WHAT EVERY AMERICAN
SHOULD KNOW

A project of the Aspen Institute Citizenship & American Identity Program

In 1987, E.D. Hirsch sparked a national debate with his book Cultural Literacy, claiming that there is a foundation of common knowledge every American should know — and codifying it in a list of 5,000 facts and cultural references. Hirsch’s list was attacked, celebrated, and much discussed. Today, amidst giant demographic and social shifts, the United States needs such common knowledge more than ever. But a 21st century sense of cultural literacy has to be radically more diverse and inclusive. And it needs to come not from one person but from all of us. So, we ask: What do you think Americans should know to be civically and culturally literate? Give us your top ten!


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COMPLETED

THE CROWD’S TOP ITEMS

1. U.S. Constitution
2. Declaration of Independence
3. Martin Luther King Jr.
4. US Civil War
5. Trail of Tears
6. Manifest Destiny
7. I Have a Dream
8. Slavery
9. White privilege
10. Gettysburg Address
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SELECTED LISTS

Colin woodard cropped 7cae780eb194a60cc3c8914088877608ff137243cd1da8232e90f0fcf0b4ab2e
Colin Woodard
Award-Winning Author and Journalist
- Story of Squanto
- John Locke on the Poor
- Whiskey Rebellion
- Cherokee Nation-State
- James Henry Hammond
- Gilded Age Trusts
- Social Darwinism
- Woodrow Wilson
- Dwight Eisenhower Farewell Address
- My Lai Massacre
Anne marie slaughter cropped 927fb31ed19e941498596739b18635d5b73ec11f2ba2a9862133ef8b0727c84d
Anne-Marie Slaughter
President and CEO, New America Foundation
- Jazz
- Gilded Age
- Trail of Tears
- Sojourner Truth
- The Dust Bowl
- Declaration of Independence
- Gettysburg Address
- Declaration of Sentiments at Seneca Falls
- Korematsu dissent
- I Have a Dream Speech
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David Henry Hwang
American playwright, librettist, screenwriter, and theater professor
- The Blues
- Japanese-American Internment
- The Six Nations
- Forty acres and a mule
- Stonewall Riots
- Sally Hemings
- Loving v. Virginia
- Death of a Salesman
- The Know-Nothing Party
- The Chinese-Exclusion Act
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Maria Hinojosa
Award-Winning Journalist
- Hidden History of Latinos in the US
- Mexican Map in the early 1800s
- US Colonies
- Chicano Movement
- Young Lords
- United Farm Workers
- Japanese American Internment
- Myth of objectivity
- Sonia Sotomayor
- Hope
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Henry Louis Gates, Jr.
American Historian, Literary Critic, Filmmaker, and Public Intellectual
- Lincoln’s Second Inaugural Address
- Frederick Douglass July 4th Speech
- Shine and the Titanic
- The Signifying Monkey
- The Spirituals
- Precious Lord
- The Souls of Black Folk
- I’ve Been to the Mountain Top
- The Rumble in the Jungle
- Reconstruction Amendments
- 19th Amendment
- Stonewall

NEWS

Constitution 1400

What James Madison Might Say Every American Should Know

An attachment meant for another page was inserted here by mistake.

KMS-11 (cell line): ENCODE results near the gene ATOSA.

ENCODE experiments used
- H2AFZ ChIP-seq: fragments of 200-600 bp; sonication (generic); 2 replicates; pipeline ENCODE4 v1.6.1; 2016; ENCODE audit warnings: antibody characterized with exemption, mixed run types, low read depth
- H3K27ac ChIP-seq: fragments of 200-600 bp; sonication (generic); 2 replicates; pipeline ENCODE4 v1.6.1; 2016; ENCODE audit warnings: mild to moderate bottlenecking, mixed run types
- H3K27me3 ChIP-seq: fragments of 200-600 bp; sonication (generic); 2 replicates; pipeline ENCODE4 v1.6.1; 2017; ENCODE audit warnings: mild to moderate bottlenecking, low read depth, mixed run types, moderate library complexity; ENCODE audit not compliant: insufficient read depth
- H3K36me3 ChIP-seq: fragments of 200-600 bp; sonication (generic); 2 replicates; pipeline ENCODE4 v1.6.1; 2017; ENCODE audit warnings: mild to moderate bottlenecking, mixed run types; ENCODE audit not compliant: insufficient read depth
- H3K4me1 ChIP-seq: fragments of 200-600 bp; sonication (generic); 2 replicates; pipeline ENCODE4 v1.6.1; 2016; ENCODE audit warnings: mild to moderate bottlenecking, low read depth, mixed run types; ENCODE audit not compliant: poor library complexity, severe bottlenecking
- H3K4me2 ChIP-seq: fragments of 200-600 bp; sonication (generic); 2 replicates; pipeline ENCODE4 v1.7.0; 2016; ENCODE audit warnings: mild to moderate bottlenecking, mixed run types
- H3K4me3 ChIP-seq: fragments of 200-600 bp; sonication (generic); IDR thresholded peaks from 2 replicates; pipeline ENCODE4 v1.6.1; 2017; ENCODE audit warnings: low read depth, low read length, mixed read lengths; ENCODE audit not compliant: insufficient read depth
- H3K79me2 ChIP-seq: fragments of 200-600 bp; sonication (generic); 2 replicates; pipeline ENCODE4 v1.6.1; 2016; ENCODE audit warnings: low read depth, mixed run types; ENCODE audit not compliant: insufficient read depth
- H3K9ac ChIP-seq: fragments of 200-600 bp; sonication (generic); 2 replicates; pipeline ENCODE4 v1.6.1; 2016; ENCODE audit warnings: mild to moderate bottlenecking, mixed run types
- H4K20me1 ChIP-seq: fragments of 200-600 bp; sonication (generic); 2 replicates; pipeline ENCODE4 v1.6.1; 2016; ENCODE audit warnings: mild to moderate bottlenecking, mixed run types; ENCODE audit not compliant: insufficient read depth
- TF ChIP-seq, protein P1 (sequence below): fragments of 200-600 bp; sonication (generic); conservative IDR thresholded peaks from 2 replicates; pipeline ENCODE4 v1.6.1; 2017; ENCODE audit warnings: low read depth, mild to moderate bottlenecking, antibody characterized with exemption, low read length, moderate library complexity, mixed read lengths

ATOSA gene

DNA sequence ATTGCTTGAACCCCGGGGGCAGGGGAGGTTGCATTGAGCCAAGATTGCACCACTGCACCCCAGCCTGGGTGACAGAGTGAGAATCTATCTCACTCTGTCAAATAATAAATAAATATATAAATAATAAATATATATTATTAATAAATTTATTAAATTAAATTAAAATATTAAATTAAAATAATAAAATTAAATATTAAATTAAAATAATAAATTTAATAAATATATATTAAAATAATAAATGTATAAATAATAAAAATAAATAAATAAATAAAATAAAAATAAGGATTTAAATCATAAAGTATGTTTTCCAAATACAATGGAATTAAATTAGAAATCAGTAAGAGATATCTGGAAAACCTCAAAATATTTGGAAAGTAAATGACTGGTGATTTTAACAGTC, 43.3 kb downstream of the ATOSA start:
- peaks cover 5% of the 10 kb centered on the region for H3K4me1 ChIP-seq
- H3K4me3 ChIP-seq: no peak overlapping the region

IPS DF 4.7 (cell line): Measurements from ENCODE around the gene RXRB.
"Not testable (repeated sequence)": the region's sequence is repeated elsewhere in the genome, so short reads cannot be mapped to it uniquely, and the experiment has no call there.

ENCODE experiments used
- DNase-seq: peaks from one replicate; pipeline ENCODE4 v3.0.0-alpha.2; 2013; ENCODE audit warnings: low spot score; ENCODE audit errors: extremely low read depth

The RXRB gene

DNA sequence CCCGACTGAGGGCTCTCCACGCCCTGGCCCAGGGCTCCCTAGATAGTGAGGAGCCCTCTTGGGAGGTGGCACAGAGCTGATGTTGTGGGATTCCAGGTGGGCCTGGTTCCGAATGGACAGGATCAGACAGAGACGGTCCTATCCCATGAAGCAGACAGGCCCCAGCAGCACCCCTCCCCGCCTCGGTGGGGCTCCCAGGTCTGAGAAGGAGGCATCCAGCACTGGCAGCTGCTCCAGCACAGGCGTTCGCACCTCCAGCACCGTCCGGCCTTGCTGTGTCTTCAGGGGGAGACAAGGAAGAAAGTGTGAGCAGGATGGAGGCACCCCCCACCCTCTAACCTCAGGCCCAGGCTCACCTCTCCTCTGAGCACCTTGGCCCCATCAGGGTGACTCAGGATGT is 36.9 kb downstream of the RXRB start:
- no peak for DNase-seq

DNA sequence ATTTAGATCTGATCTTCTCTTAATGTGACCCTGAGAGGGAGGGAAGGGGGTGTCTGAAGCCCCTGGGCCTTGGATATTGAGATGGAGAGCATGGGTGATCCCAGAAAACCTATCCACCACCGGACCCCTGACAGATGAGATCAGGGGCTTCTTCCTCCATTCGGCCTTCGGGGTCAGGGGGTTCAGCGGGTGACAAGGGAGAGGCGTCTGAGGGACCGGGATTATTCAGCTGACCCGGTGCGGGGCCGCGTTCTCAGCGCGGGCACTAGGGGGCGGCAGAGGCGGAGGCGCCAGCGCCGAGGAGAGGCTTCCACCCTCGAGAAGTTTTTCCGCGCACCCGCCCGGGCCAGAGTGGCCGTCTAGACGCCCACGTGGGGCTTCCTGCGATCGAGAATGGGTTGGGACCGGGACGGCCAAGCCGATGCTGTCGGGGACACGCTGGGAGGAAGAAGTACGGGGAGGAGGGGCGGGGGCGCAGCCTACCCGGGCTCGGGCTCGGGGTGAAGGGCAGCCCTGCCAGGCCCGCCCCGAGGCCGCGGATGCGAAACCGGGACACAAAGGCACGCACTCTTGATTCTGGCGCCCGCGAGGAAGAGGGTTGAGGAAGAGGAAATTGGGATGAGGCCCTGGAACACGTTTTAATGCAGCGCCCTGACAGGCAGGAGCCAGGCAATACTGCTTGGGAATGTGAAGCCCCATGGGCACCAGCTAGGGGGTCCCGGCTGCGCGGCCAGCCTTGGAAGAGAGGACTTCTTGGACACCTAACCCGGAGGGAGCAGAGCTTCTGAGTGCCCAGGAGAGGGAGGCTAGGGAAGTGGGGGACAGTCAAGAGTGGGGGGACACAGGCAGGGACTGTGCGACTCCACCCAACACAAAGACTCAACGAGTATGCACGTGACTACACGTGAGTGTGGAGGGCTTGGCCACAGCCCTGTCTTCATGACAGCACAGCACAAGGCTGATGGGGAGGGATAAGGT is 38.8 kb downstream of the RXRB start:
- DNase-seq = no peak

James Madison was the intellectual force behind the creation of the United States through the US Constitution. He spent his entire life exploring government and models of citizen empowerment in the hopes that people could shape their own destiny. What would he say every American should know?

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"Extra" with Colin Woodard

Now, more than ever, a diversifying United States needs a shared base of knowledge. That’s according to Eric Liu, executive director of the Citizenship and American Identity Program at the Aspen Institute. He’s calling on the American public and cultural leaders to build a crowd-sourced national list of facts and references every American should know. In this “Extra” episode, Liu talks to Colin Woodard, an award-winning author and journalist. In his book, “American Nations: A History of the Eleven Rival Regional Cultures of North America,” Woodard describes why American values differ across the country. (Music: David Szesztay/Throughout The City) Colin WoodardThe Aspen InstituteAmerican history

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"Extra" with Henry Louis Gates, Jr.

Now, more than ever, a diversifying United States needs a shared base of knowledge. That’s according to Eric Liu, executive director of the Citizenship and American Identity Program at the Aspen Institute. He’s calling on the American public and cultural leaders to build a crowd-sourced national list of facts and references every American should know. In this “Extra” episode, he talks to Henry Louis Gates, Jr. Gates is a filmmaker, scholar, journalist and cultural critic. He offers his ideas on what terms should make up a modern American language.

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"What Every American Should Know” (WE-ASK) is a project of the Aspen Institute Citizenship & American Identity Program, and grew out of an essay by executive director Eric Liu. The Program was created in 2014 to explore how, in an age of increasing diversity and widening inequality, this country can cultivate a sense of shared destiny and common civic purpose. Learn more here.

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